8 years ago
At long last, we’re back in The Phoenix for the first time since December…. back beneath the hallowed cobbles for a new run of Northern Embassy Showcases, continuing our almost four year love affair with promoting the best new music, ethically, across London. And as you all know, we have a soft spot for Soho and for our beloved Phoenix Artist Club, where we’ve been hanging out for a decade or so and doing gigs for coming up three years. It’s an exciting time in the area, with artists coming together to save London’s greatest, old world, grizzled creative hub from the shiny shoes and tie-nooses. If you’re not sure about Soho yet, buy yourself a copy of ‘Reach For The Ground’ by Jeffrey Bernard and when you’re done here watch this interview with Tom Baker and imagine a night on the razzle with him and some of his crew back in the 70’s and 80’s. Anyhow, we digress…
Having been a chart smash in her late teens with a US number one, 260,000 album sales, and becoming something of an icon for a ton of fellow rebellious teenagers, Amy has spent the last few years writing, recording, living… taking all of the good and all of the bad energy that came with the experience of being a star at such a young age, and distilling it into a perfectly fragile, crystal-velvet sonic landscape. Her more mature, evolved sound conjures up late night whispered conversations with herself, and with all the world; intense lyrical colours flecked against a navy blue iron skyline, dotted with droplets of gold tears. Recalling the dark pop of the Shangri-Las and Mazzy Star and the drama of David Bowie’s ‘Aladdin Sane’, Studt has spent the last year in her own Sleepwalker Studio with Hatcham Social’s Toby Kidd working on the new record. We’ve heard snippets, and it’s extraordinary. The mood ranges from delicate to dangerous, and tracks such as live favourites ‘Different Coloured Pills’, ‘I Was Jesus In Your Veins’ and ‘Sleepwalker’ (written during the London riots) are hints of what to expect from an eagerly awaited new album. She’s a proper, proper artist – this is one of those nights that come along only a couple of times a year. It’s going to be a corker!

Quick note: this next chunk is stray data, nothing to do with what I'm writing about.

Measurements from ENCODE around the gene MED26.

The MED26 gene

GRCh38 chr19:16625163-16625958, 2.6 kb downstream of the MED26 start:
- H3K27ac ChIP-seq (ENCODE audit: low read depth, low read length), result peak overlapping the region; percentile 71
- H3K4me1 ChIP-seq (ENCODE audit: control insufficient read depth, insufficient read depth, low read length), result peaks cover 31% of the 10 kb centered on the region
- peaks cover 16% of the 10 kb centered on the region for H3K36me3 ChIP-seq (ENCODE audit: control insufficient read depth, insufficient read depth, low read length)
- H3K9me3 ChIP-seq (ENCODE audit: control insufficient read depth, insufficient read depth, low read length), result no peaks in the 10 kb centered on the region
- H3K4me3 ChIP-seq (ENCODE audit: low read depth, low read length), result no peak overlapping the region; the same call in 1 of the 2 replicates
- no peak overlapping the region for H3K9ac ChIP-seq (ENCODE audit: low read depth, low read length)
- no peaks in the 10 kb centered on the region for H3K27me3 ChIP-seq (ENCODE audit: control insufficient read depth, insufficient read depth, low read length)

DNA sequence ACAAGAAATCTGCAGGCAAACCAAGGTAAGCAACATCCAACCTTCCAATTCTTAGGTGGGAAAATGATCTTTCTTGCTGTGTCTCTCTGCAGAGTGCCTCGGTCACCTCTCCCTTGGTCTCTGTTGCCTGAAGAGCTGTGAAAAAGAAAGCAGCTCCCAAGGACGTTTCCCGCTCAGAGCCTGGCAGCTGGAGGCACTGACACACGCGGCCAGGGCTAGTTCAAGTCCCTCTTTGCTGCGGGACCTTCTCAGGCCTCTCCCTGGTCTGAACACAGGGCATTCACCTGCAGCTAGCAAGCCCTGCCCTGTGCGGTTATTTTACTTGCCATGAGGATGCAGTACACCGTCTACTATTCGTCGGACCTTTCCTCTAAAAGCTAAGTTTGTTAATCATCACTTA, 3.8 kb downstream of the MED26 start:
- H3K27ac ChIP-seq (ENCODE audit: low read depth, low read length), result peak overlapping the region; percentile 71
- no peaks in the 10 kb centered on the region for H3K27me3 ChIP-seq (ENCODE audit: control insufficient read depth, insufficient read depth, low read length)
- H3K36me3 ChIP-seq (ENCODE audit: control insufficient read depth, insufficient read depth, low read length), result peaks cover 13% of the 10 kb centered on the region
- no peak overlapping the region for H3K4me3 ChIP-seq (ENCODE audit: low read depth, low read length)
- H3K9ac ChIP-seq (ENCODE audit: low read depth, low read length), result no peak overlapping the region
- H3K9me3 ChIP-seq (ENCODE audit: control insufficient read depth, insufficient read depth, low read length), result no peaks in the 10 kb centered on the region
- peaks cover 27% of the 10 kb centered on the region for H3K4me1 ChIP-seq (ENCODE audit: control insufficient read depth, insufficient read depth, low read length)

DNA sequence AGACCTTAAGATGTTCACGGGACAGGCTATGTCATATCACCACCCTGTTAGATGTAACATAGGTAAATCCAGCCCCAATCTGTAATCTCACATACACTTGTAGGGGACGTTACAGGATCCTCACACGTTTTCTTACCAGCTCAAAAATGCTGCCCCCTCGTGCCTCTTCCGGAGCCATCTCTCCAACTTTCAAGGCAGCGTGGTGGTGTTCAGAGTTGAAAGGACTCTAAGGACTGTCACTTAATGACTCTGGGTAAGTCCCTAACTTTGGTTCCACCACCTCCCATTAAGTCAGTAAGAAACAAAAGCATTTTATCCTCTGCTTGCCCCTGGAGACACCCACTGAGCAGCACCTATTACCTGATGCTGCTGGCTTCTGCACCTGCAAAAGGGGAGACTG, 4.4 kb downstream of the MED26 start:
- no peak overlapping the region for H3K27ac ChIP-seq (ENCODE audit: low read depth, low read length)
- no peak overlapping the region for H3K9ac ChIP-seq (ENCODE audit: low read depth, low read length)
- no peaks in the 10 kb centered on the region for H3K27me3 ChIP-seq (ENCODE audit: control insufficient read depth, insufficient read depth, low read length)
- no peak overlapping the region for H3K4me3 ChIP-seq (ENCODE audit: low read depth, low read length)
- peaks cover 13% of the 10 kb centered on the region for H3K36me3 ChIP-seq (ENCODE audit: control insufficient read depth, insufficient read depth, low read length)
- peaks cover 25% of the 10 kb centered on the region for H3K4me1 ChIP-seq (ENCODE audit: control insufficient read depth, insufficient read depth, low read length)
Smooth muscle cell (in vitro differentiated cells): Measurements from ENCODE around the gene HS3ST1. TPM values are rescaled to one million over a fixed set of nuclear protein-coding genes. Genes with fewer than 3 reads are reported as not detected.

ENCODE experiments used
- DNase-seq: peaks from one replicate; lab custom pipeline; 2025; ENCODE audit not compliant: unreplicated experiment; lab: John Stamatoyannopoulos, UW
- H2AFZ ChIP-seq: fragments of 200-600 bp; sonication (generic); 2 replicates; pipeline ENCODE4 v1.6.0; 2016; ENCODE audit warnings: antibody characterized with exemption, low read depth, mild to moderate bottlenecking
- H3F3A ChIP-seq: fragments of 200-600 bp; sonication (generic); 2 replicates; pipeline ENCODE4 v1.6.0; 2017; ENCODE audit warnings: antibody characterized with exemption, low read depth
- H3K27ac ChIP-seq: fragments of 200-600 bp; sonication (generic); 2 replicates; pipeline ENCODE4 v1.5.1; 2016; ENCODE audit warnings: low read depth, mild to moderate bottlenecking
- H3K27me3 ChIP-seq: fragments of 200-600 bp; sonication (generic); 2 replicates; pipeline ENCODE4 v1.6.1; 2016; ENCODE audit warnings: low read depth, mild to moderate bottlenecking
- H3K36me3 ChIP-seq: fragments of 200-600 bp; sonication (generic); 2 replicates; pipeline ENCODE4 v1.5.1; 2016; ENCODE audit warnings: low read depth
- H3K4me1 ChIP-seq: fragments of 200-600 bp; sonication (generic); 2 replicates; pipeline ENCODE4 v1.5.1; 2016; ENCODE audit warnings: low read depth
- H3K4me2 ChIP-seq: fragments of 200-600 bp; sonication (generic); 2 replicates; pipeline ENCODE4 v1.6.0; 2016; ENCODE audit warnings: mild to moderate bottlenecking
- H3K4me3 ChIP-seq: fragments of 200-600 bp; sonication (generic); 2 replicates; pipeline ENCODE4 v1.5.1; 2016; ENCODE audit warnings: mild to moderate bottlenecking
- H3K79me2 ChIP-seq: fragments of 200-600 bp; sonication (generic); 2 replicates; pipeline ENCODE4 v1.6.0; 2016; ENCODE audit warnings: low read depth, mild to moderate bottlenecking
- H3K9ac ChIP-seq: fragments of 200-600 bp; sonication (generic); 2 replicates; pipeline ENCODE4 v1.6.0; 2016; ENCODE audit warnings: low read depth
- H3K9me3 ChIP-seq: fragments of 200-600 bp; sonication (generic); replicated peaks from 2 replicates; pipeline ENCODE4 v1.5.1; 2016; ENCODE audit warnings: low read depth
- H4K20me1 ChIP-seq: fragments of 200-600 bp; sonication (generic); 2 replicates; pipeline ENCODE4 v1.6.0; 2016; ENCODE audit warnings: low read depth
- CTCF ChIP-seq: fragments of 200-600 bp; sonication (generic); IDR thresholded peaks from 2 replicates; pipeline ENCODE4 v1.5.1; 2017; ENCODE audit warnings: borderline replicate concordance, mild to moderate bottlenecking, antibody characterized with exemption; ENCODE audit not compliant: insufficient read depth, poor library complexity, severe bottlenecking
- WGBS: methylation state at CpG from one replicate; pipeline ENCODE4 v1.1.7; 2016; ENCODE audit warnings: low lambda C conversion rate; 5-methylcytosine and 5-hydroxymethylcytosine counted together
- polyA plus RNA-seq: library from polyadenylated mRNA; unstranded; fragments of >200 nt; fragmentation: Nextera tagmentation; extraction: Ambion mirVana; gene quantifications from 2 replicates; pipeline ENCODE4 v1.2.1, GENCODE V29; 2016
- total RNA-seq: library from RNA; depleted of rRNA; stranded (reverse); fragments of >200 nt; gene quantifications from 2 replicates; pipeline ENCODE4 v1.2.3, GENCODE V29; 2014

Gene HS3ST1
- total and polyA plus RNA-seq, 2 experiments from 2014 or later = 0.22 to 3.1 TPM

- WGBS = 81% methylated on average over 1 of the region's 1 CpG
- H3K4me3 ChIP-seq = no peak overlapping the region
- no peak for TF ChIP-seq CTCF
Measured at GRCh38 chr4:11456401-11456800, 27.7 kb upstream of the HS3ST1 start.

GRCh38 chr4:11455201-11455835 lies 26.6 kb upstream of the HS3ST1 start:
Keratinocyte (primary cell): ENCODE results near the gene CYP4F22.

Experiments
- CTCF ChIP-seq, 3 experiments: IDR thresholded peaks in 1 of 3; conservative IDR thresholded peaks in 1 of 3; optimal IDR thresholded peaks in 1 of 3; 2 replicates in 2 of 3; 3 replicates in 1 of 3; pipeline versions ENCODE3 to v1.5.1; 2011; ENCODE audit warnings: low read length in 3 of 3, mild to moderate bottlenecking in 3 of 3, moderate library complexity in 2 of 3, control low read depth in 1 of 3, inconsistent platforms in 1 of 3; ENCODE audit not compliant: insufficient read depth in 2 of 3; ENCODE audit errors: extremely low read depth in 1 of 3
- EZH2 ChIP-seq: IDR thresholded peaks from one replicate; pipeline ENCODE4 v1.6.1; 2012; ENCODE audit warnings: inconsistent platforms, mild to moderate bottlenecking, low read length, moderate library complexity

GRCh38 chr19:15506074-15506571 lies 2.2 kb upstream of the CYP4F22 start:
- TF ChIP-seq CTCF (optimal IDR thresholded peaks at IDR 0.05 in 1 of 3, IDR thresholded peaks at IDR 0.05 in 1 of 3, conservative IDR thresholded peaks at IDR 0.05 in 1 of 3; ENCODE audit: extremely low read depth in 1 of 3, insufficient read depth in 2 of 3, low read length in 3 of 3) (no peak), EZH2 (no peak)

/// PAT DAM SMYTH ///
Every now and then, us music fans get extremely excited about an artist that some journalist or other uncovers who is sat on a couple of wonderful records that the world has inexplicably missed – most recently Bill Fay or Matt Deighton spring to mind. Usually there’s some dark documentary to go with it, or a tale of evil labels or managers, or a tragic loss of heart. When we were given Pat’s record ‘The Great Divide’ and had a look at a few promo photos that came with it, we thought we’d found another lost classic artist – that in itself would have been exciting. But, you see, it gets better than that: it turns out, he’s at it right now, today: recording, writing, gigging.